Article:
Poems of Protest by Black LGBTQ Poets

By NYPL Staff
June 30, 2020
96th Street Library

Words are powerful

Regardless if its written or spoken

Words are powerful

It can cause a woman to laugh, a man to cry, a child to fight

Words are powerful

Black Queer Poets, oh how they dare

Their words are powerful

I encourage you to read their words, to think about their words, to understand their words

Because their words are powerful 

—Sutana Riley

As Pride month wraps up, I want to take time to celebrate Black LGBTQ poets. I invite you to cry, smile, laugh, and resist in solidarity with the Black community. All of these poetry collections are also available as digital e-books.

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The New Testament by Jericho Brown

In the world of Jericho Brown's second book, disease runs through the body, violence runs through the neighborhood, memories run through the mind, trauma runs through generations. Almost eerily quiet in even the bluntest of poems, Brown gives us the ache of a throat that has yet to say the hardest thing—and the truth is coming on fast.


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The Collected Poems of Audre Lorde 

"The first declaration of a black, lesbian feminist identity took place in these poems, and set the terms—beautifully, forcefully—for contemporary multicultural and pluralist debate."—Publishers Weekly 


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The Weary Blues by Langston Hughes

Nearly ninety years after its first publication, this celebratory edition of The Weary Blues reminds us of the stunning achievement of Langston Hughes, who was just twenty-four at its first appearance. Beginning with the opening "Proem" (prologue poem)—"I am a Negro: / Black as the night is black, / Black like the depths of my Africa"—Hughes spoke directly, intimately, and powerfully of the experiences of African Americans at a time when their voices were newly being heard in our literature.

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Directed by Desire: The Collected Poems of June Jordan

Directed by Desire is the definitive overview of June Jordan's poetry. Collecting the finest work from Jordan's ten volumes, as well as dozens of "last poems" that were never published in Jordan's lifetime, these more than six hundred pages overflow with intimate lyricism, elegance, fury, meditative solos, and dazzling vernacular riffs. As Adrienne Rich writes in her introduction, June Jordan "wanted her readers, listeners, students, to feel their own latent power—of the word, the deed, of their own beauty and intrinsic value."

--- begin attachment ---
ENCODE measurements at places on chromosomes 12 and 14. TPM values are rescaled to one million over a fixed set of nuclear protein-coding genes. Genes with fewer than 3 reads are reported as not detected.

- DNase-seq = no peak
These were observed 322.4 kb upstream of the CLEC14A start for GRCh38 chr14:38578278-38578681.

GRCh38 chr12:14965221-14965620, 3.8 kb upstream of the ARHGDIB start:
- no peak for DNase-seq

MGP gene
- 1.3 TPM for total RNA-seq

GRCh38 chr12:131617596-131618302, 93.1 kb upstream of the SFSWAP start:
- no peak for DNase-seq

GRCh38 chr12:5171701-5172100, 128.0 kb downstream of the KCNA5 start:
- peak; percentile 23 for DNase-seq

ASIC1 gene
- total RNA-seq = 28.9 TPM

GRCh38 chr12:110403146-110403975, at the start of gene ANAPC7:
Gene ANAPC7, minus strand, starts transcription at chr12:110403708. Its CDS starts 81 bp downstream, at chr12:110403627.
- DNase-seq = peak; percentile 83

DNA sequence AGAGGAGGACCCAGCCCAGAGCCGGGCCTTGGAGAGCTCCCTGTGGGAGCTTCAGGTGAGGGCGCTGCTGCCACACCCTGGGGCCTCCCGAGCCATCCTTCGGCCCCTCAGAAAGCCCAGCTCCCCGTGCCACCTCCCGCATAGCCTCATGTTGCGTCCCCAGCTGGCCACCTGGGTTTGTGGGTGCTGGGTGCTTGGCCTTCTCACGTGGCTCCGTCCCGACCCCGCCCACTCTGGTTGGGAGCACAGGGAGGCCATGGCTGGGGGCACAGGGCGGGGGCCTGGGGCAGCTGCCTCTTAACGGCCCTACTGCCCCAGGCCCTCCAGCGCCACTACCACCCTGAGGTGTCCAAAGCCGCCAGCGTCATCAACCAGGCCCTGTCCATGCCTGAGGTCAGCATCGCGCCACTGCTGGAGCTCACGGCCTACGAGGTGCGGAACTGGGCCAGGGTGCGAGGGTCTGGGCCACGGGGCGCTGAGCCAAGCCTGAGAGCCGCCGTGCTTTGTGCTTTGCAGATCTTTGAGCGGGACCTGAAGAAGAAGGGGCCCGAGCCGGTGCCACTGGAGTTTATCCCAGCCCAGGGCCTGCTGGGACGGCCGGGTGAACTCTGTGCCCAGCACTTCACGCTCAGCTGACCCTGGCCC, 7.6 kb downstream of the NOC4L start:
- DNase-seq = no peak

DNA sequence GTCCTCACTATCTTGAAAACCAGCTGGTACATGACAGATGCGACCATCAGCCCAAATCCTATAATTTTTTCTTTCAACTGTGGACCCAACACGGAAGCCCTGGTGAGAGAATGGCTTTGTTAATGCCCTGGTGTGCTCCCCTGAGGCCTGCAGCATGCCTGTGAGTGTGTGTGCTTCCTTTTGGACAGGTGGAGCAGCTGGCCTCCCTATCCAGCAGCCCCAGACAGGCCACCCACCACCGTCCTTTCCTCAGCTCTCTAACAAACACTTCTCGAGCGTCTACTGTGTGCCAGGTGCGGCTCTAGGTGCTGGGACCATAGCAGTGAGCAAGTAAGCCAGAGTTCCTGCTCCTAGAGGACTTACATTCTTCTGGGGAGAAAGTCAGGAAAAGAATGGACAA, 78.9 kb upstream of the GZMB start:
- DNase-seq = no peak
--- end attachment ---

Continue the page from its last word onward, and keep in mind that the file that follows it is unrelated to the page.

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Jimmy's Blues and Other Poems by James Baldwin

Known for his relentless honesty and startlingly prophetic insights on issues of race, gender, class, and poverty, Baldwin is just as enlightening and bold in his poetry as in his famous novels and essays. 

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The Collected Poems of Ai

"Ai is a truthteller picking her way through the burning rocks of racial and sexual lies."—Joy HarjoBefore her untimely death in 2010, Ai, known for her searing dramatic monologues, was hailed as "one of the most singular voices of her generation" (New York Times Book Review). Now for the first time, all eight books by this essential and uniquely American poet have been gathered in one volume.

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The Malevolent Volume by Justin Phillip Reed

Subverting celebrated classics of poetry and mythology and examining horrors from contemporary film and cultural fact, National Book Award winner Justin Phillip Reed engages darkness as an aesthetic to conjure the revenant animus that lurks beneath the exploited civilities of marginalized people.

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The Collected Poetry of Nikki Giovanni: 1968-1998

For the first time ever, the complete poetry collection spanning three decades from Nikki Giovanni, renowned poet and one of America's national treasures. When her poems first emerged during the Black Arts Movement in the 1960s, Nikki Giovanni immediately took her place among the most celebrated, controversial, and influential poets of the era. Now, more than thirty years later, Giovanni still stands as one of the most commanding, luminous voices to grace America's political and poetic landscape.

Have trouble reading standard print? Many of these titles are available in formats for patrons with print disabilities.

Staff picks are chosen by NYPL staff members and are not intended to be comprehensive lists. We'd love to hear your ideas too, so leave a comment and tell us what you’d recommend. And check out our Staff Picks browse tool for more recommendations!

Summaries provided via NYPL’s catalog, which draws from multiple sources. Click through to each book’s title for more.